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A new study revealed that women are a key factor for a business' value. Photo: Pixabay.

Having women on corporate boards increases a company's value, per new report

When boards of the selected companies had two or more women directors, sale price increased.

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A new report on women on corporate boards by UC Riverside business professor Jerayr 'John' Haleblian, found that boards that meet more frequently and have women and minority members, generate more value when closing company purchase deals.

Haleblian noted:

When they meet more frequently, they get a better price when they cash out. But there's nuance to that. It wasn't just frequency that mattered. It was also kind of the makeup of the board.

The analysis was based on public data from 470 boards of directors of companies with a  goal of buyout between 2002 and 2014. The other authors of the study are Stevo Pavićević, assistant professor at the Frankfurt School of Finance and Management, and Thomas Keil, professor of management international at the University of Zurich.

Titled "When Do Boards of Directors Contribute to Shareholder Value in Firms Targeted For Acquisition? A Group Information-Processing Perspective," the study was published in the journal Organization Science.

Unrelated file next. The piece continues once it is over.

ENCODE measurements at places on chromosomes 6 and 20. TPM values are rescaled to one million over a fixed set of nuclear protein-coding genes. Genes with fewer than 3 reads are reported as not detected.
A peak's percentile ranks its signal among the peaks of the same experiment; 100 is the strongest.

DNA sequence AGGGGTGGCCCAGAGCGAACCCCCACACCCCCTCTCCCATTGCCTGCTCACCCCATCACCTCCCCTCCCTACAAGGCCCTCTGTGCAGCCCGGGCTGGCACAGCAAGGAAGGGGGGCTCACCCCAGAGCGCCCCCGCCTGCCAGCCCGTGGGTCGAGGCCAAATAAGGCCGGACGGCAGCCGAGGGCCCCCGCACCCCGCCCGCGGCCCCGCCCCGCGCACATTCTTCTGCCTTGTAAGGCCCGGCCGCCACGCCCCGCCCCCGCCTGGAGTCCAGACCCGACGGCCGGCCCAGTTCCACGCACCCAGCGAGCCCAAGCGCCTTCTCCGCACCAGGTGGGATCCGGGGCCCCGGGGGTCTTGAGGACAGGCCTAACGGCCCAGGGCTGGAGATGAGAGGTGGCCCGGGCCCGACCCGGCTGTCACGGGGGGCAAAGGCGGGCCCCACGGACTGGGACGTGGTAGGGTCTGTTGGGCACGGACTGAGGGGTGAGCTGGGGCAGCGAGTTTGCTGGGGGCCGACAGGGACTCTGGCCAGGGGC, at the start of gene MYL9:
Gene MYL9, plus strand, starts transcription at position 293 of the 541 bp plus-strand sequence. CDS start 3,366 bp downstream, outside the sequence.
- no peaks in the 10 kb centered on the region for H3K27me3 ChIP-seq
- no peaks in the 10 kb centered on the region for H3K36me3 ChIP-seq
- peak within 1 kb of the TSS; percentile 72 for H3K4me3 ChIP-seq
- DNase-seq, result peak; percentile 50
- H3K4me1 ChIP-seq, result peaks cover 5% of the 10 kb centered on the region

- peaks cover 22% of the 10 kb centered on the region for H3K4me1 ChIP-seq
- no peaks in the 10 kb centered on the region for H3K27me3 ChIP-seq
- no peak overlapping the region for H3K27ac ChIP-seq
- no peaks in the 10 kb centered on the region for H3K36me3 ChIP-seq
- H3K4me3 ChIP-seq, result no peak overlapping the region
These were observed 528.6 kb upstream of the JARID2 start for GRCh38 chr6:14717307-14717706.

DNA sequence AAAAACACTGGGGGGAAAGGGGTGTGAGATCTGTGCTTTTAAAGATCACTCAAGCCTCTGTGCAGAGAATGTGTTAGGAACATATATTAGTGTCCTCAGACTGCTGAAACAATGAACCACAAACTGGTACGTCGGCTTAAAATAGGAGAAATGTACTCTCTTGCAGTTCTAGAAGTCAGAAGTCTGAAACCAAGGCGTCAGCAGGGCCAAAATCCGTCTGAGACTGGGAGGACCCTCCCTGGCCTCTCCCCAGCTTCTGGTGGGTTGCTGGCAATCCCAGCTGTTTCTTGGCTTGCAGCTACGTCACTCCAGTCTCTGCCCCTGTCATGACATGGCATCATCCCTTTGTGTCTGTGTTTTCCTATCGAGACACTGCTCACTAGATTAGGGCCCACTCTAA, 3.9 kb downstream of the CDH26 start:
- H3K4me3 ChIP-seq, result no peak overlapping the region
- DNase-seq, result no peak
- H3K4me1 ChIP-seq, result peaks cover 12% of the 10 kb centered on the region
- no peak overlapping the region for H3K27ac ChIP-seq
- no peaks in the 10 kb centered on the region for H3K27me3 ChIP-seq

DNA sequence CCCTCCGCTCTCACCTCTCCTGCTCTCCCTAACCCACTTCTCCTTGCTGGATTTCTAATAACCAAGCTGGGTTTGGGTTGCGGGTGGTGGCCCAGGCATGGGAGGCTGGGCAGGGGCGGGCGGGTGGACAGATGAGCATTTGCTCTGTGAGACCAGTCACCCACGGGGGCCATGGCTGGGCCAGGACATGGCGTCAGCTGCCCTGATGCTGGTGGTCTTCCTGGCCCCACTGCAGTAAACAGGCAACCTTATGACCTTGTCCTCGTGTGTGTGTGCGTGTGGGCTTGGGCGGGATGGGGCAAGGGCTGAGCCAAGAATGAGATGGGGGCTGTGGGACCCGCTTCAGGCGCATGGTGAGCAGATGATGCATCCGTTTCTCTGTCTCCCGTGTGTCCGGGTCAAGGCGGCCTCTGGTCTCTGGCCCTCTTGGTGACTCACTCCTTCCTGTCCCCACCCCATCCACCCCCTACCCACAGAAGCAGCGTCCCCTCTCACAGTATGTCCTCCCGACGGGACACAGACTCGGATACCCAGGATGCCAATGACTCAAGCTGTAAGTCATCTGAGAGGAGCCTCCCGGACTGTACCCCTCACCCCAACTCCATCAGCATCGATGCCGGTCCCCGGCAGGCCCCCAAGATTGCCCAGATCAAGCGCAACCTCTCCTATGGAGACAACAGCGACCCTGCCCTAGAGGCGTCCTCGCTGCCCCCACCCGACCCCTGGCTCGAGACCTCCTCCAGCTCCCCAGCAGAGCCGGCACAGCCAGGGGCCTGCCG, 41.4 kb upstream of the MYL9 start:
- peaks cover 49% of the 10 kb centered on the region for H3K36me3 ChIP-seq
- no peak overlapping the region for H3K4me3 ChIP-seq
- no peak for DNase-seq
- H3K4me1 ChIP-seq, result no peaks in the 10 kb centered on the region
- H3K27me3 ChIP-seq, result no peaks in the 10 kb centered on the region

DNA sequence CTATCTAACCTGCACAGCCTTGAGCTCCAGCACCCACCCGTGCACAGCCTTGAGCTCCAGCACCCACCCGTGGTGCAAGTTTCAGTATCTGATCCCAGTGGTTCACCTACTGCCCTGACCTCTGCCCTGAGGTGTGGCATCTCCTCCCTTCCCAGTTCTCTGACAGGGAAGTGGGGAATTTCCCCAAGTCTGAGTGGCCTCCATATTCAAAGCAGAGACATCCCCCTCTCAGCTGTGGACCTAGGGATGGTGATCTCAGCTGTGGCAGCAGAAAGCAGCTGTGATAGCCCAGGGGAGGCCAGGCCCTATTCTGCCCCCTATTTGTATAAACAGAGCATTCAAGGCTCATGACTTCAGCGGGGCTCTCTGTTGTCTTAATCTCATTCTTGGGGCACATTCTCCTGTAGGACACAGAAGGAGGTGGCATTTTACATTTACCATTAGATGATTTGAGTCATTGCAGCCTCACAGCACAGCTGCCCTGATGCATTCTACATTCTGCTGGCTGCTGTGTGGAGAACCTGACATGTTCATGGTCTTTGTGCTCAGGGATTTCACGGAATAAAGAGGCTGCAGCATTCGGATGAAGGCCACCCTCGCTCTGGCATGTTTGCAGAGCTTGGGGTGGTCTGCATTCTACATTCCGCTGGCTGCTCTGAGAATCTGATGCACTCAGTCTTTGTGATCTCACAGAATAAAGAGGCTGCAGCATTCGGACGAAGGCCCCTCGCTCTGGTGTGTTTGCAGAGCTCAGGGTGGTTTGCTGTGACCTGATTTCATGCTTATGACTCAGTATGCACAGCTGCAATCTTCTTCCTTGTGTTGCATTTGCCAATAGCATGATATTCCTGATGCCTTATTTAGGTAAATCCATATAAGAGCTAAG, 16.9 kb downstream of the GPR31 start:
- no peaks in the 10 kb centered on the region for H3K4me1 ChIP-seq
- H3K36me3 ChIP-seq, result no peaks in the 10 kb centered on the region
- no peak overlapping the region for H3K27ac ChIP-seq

Key findings

“Female directors offer a different perspective. And when you have more perspectives, you tend to get better discussion, more thorough, and a more complete discussion,” stressed Haleblian.

Pointing out how board performance can be measured by calculating the proportion of the purchase premium paid by the acquiring company over the total value of the shares in the sold company, the data about having women directors was particularly compelling.

Some of the most important results:

  • When the boards of the selected companies had two or more women directors, the sale price of the company increased by more than 5% compared to boards without women.
  • 31% of boards had one or more women directors. Only 14% had two or more.
  • Boards with members who served on multiple other corporate boards, known as "oversized" directors, tended to capture less value.

The data did not allow for an analysis of how all-women boards can operate.

“Unfortunately, even in our sample, there's not an overwhelming amount of women on boards. We did have boards without women, and when boards did have women, it wasn't like they ever reached a majority,” highlighted Haleblian.

The study also found that the quality of board meetings makes a bigger difference in diversified acquisitions, such as when a company buys a company in a different industry. The target company's board will need to answer questions like "what is our value to them?" And, “how will they use us?”

“If you have all men on the board, it's possible that they'll think in one way. If you bring in minority members, they might offer a fresh perspective,” added Haleblian.

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